I’m not gonna lie it took me a couple days to get through Ava Duvernay’s Netflix miniseries “When They See Us”. I was a baby when the case of the Central Park Five rose to popularity. And even still I was just 12 years old at the time of their exoneration in 2002. Being a reader (and somewhat just nosy) I became familiar with their case pretty young but I never took the time to fully understand everything that happened. Couple that with being a sheltered child and I pretty much didn’t get a FULL grasp on the seriousness of this case. And then I watched this miniseries a couple days ago. And my heart was broken. Multiple times and in multiple ways. Over a course of 3 days I got a glimpse into what it was like to be the Central Park Five.
About When They See Us
Based on a true story that gripped the country, When They See Us will chronicle the notorious case of five teenagers of color, labeled the Central Park Five, who were convicted of a rape they did not commit. The four part limited series will focus on the five teenagers from Harlem — Antron McCray, Kevin Richardson, Yusef Salaam, Raymond Santana and Korey Wise. Beginning in the spring of 1989, when the teenagers were first questioned about the incident, the series will span 25 years, highlighting their exoneration in 2002 and the settlement reached with the city of New York in 2014.
Nothing could’ve prepared me for what I was about to witness watching this case. My heart literally broke over and over. I watched this LITTLE BOYS be coerced, lied to, taken advantage of and wrongfully convicted of a crime they did not commit. I felt anger towards the detectives, the attorneys, the jury and ultimately I was mad at the parents. So many people failed these children. And ESPECIALLY being a mom of boys especially I could not fathom that this actually happened. How could so many people let this happen?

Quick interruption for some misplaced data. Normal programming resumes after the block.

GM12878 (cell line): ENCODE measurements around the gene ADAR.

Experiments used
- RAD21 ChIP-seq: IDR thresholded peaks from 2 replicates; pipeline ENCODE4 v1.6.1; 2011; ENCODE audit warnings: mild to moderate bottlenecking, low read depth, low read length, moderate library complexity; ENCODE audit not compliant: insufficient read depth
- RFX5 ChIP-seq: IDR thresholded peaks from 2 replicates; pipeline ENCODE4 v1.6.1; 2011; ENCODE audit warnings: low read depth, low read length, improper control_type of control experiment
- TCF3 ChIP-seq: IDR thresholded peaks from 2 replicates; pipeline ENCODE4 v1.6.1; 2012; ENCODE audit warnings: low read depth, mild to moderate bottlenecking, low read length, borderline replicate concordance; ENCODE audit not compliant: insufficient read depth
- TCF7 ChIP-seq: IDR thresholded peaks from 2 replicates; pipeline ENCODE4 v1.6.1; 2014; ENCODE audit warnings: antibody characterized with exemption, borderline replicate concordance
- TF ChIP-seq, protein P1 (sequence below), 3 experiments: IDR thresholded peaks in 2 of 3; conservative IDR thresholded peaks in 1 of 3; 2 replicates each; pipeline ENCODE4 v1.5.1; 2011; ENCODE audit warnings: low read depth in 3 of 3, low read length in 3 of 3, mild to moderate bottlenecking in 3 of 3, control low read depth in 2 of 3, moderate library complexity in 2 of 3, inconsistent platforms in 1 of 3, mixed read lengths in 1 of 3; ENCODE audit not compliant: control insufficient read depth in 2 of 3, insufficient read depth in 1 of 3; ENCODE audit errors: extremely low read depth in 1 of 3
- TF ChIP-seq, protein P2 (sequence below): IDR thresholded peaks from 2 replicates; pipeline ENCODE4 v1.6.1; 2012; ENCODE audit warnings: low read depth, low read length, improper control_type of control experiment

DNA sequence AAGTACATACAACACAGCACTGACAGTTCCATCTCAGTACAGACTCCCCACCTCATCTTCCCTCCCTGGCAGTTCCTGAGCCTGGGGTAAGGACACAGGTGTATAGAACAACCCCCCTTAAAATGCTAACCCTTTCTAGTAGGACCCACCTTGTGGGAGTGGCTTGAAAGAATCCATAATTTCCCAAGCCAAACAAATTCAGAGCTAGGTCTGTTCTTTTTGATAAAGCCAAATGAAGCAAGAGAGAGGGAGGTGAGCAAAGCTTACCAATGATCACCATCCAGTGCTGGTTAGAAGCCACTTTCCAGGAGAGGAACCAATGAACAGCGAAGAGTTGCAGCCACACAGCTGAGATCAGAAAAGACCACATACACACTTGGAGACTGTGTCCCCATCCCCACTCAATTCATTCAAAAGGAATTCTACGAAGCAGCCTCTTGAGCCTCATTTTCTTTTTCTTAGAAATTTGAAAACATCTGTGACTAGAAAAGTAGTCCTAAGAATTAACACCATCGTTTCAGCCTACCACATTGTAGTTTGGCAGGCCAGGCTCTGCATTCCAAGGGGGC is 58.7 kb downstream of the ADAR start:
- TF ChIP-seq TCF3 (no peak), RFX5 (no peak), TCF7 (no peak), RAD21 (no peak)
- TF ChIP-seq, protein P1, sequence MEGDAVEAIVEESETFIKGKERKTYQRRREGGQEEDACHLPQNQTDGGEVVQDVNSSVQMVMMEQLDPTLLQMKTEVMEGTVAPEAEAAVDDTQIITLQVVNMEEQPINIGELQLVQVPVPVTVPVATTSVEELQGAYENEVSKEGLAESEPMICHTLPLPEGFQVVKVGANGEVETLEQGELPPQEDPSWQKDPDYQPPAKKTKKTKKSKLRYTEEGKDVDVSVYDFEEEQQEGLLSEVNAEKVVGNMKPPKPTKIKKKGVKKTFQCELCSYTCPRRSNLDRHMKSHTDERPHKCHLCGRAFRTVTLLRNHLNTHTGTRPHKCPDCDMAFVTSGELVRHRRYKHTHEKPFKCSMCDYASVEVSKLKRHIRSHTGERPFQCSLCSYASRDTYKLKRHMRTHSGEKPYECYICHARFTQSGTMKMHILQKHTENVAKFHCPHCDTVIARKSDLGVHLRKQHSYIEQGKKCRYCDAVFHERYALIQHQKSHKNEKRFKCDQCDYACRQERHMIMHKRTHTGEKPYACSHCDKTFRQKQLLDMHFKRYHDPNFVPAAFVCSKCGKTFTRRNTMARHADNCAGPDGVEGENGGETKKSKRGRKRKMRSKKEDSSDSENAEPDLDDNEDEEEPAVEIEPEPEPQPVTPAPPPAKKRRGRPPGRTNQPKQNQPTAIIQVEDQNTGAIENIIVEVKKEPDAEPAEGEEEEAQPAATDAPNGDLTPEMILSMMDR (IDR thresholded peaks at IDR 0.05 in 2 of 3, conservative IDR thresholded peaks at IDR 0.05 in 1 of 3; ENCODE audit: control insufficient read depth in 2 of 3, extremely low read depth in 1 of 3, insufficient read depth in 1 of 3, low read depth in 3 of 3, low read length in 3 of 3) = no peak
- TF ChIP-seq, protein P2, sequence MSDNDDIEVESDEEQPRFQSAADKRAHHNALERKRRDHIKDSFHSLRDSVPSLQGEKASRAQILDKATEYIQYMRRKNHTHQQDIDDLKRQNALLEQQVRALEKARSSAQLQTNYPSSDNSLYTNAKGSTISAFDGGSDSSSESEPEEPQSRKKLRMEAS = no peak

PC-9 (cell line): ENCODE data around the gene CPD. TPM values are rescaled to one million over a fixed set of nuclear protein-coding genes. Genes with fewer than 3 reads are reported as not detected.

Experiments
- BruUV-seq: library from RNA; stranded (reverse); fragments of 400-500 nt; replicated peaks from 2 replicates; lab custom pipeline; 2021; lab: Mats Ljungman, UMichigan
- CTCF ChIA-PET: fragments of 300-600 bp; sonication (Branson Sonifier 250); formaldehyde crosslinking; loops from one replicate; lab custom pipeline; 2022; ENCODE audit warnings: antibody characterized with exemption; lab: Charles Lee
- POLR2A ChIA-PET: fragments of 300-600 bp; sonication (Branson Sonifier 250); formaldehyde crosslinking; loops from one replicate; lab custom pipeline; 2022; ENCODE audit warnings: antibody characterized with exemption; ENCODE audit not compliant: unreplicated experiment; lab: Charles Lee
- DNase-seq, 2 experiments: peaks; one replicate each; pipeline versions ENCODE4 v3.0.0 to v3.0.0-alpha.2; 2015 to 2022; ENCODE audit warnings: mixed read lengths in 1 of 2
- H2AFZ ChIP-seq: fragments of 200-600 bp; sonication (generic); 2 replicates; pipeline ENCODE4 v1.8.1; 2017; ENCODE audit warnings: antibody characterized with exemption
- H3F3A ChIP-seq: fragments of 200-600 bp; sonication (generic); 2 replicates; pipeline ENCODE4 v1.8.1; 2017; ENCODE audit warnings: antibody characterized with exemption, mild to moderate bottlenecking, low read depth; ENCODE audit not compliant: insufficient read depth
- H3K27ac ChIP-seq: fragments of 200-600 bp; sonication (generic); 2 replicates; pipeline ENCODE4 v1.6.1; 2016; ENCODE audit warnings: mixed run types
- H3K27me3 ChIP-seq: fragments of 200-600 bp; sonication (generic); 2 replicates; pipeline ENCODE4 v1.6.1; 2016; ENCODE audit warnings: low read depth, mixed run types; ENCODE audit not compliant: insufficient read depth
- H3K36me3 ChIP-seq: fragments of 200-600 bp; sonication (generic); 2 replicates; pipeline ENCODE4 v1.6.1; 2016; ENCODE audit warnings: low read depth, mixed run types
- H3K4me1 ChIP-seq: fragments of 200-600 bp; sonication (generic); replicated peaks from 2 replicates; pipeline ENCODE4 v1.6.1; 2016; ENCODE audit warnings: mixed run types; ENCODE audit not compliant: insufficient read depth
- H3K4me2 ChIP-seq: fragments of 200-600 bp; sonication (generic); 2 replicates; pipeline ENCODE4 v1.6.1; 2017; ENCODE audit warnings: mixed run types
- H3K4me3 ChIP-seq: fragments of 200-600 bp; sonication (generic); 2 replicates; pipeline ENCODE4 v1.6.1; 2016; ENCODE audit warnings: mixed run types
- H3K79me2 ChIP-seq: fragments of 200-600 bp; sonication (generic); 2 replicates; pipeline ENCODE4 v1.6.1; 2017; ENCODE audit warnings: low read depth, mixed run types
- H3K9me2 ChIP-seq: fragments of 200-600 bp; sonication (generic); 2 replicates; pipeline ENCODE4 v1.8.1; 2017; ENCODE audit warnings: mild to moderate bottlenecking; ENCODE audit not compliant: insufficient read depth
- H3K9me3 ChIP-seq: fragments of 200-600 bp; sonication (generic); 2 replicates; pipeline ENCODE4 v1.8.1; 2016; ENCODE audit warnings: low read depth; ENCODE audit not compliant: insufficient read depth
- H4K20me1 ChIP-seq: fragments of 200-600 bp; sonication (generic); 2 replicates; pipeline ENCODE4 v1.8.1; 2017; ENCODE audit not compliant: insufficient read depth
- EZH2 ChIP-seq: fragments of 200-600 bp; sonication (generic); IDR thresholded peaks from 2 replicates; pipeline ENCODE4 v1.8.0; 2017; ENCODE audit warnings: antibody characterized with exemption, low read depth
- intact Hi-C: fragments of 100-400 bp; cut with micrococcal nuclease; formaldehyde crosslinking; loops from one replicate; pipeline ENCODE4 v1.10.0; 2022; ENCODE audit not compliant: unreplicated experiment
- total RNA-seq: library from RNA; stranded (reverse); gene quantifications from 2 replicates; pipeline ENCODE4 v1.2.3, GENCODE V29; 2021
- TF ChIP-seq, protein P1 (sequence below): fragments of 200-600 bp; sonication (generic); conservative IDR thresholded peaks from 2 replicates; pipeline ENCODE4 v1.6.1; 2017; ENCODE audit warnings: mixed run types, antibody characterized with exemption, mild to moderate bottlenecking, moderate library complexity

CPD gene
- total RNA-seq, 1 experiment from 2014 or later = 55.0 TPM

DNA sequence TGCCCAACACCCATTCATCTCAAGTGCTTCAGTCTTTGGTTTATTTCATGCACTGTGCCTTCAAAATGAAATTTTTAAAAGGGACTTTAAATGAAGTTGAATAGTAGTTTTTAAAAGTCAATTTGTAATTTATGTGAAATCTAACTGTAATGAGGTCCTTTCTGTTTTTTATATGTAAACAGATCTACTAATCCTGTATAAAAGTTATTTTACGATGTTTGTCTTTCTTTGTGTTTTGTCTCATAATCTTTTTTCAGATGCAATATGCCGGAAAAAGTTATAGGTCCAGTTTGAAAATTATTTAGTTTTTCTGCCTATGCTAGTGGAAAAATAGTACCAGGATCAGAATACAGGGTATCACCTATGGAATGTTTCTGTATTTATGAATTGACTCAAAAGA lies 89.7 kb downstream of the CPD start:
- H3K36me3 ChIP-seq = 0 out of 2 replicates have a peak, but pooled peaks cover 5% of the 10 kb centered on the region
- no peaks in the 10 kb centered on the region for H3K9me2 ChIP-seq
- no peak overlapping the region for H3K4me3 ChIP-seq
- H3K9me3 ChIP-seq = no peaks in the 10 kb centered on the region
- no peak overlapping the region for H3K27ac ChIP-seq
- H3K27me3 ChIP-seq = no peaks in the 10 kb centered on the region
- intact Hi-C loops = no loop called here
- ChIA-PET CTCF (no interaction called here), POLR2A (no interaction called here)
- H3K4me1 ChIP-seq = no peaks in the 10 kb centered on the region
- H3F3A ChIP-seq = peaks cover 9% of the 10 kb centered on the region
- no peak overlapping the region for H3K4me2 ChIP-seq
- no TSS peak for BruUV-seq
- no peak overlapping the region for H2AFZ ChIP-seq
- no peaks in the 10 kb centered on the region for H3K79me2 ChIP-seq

Jharell Jerome is Korey Wise
But amidst fighting back tears and cussing under my breath, one thing stood out to me most. Jharrel Jerome, who portrays both young and older Korey Wise in the series. In the series he was only at the precinct accompanying his best friend Yusef Salaam. After being threatened, beaten and abused. Korey, who is inarticulate naive and clearly scared ends up being the one to “tie all the pieces together”. Thus providing the detectives with a coerced confession via videotape of the rape of the jogger. Wise was the only member of the Central Park Five to be sent to an adult prison. In the last episode of the miniseries we get a closer look at Wise’s experience specifically.
Being a child in an adult prison (obviously) proved to be physically, emotionally and mentally wearing on Wise. Jerome depicts it all. Isolated from his “friends”, sent to Rikers alone and eventually being transferred multiple times to different facilities all in hopes of being closer to his mother who eventually becomes more distant. From the abuse of the other inmates and guards, to Wise’s deteriorating mental state spent in solitary confinement you go through his 13 years in prison never once second guessing that we are actually witness Wise’s life. Every other actor had an older counterpart. Jerome portrays Wise in this series from start to finish. Jharell Jerome literally transforms from a little boy to a grown man before our eyes. He deserves an award. And I’ll be pissed if he doesn’t receive one.
My Overall Thoughts on When They See Us
Despite the fact that it took days to get through this, I am so grateful to Ava Duvernay for helping the real stories be told. When They See Us should be a must on everyone’s watch list. It’s triggering, it may take you days to watch but I implore you to get through it. And while it can’t be ignored that this is a story based on real lives, the portrayal of these people, Wise specifically is done in such an amazing way. While I can’t say when I’ll be ready to watch it again, it is definitely worth a second watch.
Have you watched When They See Us? How familiar were you with the Central Park Five before the miniseries?
When They See Us is streaming now on Netflix.